The Fresh Loaf

A Community of Amateur Bakers and Artisan Bread Enthusiasts.

Delayed Fermentation - how has it worked for you?

woefulbaker's picture

Delayed Fermentation - how has it worked for you?

Over the past few months I've been trying delayed fermentation technique (pizza dough and basic bread dough mostly) as inspired by BBA. In between these attempts,  I've also been doing the usual fast (all in one day) rise baking.

Although I've not had a baking session with both delayed and fast-rise going in the oven  together to compare side by side,  I'll be honest I can't really find much improvement using delayed fermentation.  In fact I've gotten better, tastier, crustier results in some cases using fast-rise.

I'm curious to know whether I'm expecting too much from delayed fermentation.  Are the differences dramatic or subtle?  Do I simply not have a discerning palate to appreciate the complexities of delayed fermentation?

Please tell me how it has worked for you.  





dmsnyder's picture

I have used delayed (cold) fermentation for a few breads. I think there are three  effects: With sourdough breads, it seems to make them more sour. It has complex effects on the crust of all breads. It seems to make a sweeter crust with a darker, reddish color and little blisters under the surface. With some breads, like Hamelman's Multi-grain levain, it results in a more intensely flavored crumb that I can't really describe, since it is so complex. 

Some one who knows more about bread chemistry than I might be able to provide a more scientific explanation. I just know that both yeast and lactobaccili do different things to whatever they are eating at different temperatures and pH's. 

Hamelman in particular makes a point of saying whether or not each levain bread for which he provides a formula "benefits from cold fermentation" or not. Why do some breads "benefit" and others do not?


JERSK's picture

   If you use a delayed fermentation, the yeast becomes dormant and gives acids a chance to develop. Between 35-45 deg. F acetic acids develop best, eating off the complex sugars in the flour. Between 45-55 deg. F , lactic acids develop best. They also develop flavor from the sugars, but are considered blander. I almost always use a delayed fermentation to a degree. some breads, like foccacia and ciabatta, don't seem to improve much. My last batch of bread I made was a sourdough wheat/rye mix that I let ferment for a week in the fridge. My family seems to think it was one of my best breads so far. There are also nutritional benefits to delayed fermentation as well, especially with whole grain breads. The acids break down some of the compounds making them more digestible. Back to flavor. With a quick rise bread most of the flavor will come from the yeast. It's a bold up front flavor which many people enjoy. Not many other compounds get to develop, but it's what a lot of people like. With delayed fermentations, more subtle flavors are in the dough and the taste seems to linger. It's also a little chewier and tends to keep better. Many breads actually improve with flavor over a few days. They don't tend to be real good straight out of the oven and rye breads can be down right horrible. So, for instant gratification, a good straight yeasted bread is probably best. for more subtleties, sourdoughs or cold fermented is the choice.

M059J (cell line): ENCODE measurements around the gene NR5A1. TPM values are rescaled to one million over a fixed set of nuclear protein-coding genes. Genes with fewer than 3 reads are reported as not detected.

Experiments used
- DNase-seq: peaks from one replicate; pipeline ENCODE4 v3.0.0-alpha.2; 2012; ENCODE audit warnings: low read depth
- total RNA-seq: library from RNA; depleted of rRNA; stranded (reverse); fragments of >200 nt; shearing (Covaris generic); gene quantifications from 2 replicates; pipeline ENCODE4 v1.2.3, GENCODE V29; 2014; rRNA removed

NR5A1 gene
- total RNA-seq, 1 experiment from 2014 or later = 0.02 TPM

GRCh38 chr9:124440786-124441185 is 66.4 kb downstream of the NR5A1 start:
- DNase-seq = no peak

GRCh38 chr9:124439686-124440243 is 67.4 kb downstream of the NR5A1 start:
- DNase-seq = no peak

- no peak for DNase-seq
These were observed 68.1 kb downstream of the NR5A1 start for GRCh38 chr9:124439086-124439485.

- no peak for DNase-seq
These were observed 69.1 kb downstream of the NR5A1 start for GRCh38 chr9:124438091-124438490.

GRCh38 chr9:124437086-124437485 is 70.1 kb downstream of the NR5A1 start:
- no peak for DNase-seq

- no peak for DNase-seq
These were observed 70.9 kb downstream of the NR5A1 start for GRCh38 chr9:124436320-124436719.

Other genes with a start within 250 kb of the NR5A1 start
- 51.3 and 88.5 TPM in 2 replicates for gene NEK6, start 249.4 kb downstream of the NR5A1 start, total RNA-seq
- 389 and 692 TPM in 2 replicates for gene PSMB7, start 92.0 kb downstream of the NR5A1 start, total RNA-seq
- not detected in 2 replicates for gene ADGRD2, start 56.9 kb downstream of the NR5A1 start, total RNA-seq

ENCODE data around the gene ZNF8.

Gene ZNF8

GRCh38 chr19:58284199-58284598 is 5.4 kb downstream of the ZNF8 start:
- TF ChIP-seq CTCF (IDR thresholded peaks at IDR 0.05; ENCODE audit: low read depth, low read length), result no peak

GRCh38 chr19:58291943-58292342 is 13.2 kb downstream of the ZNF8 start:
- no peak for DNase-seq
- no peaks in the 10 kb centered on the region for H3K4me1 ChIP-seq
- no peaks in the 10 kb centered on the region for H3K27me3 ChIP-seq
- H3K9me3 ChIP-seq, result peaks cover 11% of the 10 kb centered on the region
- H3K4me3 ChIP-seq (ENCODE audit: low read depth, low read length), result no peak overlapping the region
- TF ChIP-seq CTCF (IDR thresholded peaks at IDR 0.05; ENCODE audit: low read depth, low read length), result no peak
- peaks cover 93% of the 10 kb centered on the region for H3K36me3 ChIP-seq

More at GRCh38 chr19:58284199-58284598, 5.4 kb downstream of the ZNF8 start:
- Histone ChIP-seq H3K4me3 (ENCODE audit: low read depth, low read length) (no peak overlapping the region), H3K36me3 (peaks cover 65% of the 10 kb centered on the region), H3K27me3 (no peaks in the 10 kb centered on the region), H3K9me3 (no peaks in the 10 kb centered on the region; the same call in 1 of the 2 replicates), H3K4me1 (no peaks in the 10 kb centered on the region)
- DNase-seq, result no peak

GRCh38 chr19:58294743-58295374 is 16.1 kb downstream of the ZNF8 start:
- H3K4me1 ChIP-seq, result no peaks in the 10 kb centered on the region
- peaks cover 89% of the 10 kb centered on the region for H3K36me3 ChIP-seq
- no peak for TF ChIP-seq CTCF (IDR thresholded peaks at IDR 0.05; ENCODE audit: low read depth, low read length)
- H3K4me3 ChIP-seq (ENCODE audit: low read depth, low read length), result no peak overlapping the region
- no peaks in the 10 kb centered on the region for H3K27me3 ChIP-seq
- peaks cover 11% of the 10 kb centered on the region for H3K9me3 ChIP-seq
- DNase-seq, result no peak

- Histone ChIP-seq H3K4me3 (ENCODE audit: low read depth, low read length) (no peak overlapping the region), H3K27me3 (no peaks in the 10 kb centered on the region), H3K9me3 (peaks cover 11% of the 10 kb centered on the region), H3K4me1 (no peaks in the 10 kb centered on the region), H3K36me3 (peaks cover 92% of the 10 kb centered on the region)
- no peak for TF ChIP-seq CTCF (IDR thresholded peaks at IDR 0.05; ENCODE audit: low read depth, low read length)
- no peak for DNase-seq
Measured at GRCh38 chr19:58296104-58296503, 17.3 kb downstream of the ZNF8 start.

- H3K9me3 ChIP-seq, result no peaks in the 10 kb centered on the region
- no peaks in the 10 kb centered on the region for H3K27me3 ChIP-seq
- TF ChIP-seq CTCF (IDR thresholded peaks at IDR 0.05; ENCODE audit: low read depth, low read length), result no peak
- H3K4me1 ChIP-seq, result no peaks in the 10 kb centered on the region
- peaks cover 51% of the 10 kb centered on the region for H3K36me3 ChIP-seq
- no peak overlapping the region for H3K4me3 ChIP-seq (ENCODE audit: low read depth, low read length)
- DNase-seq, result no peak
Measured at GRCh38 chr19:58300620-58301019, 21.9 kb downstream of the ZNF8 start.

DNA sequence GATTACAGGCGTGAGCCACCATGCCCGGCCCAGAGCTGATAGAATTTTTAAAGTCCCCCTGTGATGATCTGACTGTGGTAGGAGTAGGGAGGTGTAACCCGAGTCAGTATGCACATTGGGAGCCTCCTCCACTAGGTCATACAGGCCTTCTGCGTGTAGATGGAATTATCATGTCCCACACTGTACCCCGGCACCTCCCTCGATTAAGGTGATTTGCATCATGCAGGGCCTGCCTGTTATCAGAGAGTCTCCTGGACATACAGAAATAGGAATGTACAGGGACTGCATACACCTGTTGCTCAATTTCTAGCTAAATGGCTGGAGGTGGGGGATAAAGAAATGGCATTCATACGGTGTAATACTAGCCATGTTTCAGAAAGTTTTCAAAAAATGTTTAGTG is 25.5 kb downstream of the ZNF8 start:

HogieWan's picture

I use a slow fermentation with less yeast - more to get the bread to fit my schedule instead of the other way around. I'm probably going to redo a recipe on saturday that took 2 days from start to finish the first time and speed it up to a few hours and see if there is a difference.

woefulbaker's picture

Hi Camochef,

yes I did follow the BBA recipe for ciabatta (poolish).  I did not get a very good crumb but that was probably due to poor handling more than anything.

I do know that I got pretty good results using an all-in-one-day method.  

I will certainly revisit the recipe sometime in the future.  I've not yet tried pate fermentee for baguettes etc. Diastatic malt is something I've read about but I've limited myself to using readily available ingredients for the moment.  Again, I intend to try it in the future.

Thanks for the info. 

RugBoy's picture

I have pretty much totally gone to cold, delayed fermentation ever since I attended Peter Reinhart's lecture at The Asheville Artisan Bread Festival in March.  I checked, and that was 34 loaves ago.  As HogieWan mentioned, one the best benefits is in scheduling flexibility. 

My schedule runs pretty much like this: Day 1-refresh starter at 2:00ish, and at 10:00ish Day 2- Mix, perform 4 S&Fs @ 10 minute intervals, scale to loaf sizes, and move straight to a 38 degree fridge.

Bake days are on Day 4, 5, or 6...whichever is most convenient. Not an odious amount of work on any given day, but enough to be Zen like.

My wife and I both feel day 5 or 6 produces the tastiest bread, but all are excellent.  Life is good!

reddragon's picture

I've been experimenting with long fermentation too. I've been baking only with sourdough starter for a while, and frankly, I do not like the extra sourness that comes with this method. If timing were not an issue, I wouldn't do it.


Akshaythakur's picture

I pitched the yeast into my last batch about 40 hours ago and there is still almost no kreusen on top and no airlock activity.  I'm not really worried about it just puzzled as to why a delay in this batch.  I did things pretty much the same as my past ten or so batches.  Maybe a bit lower pitching temperature but that's it.  Usually I get a very active fermentation in eight hours or so.  Any thoughts?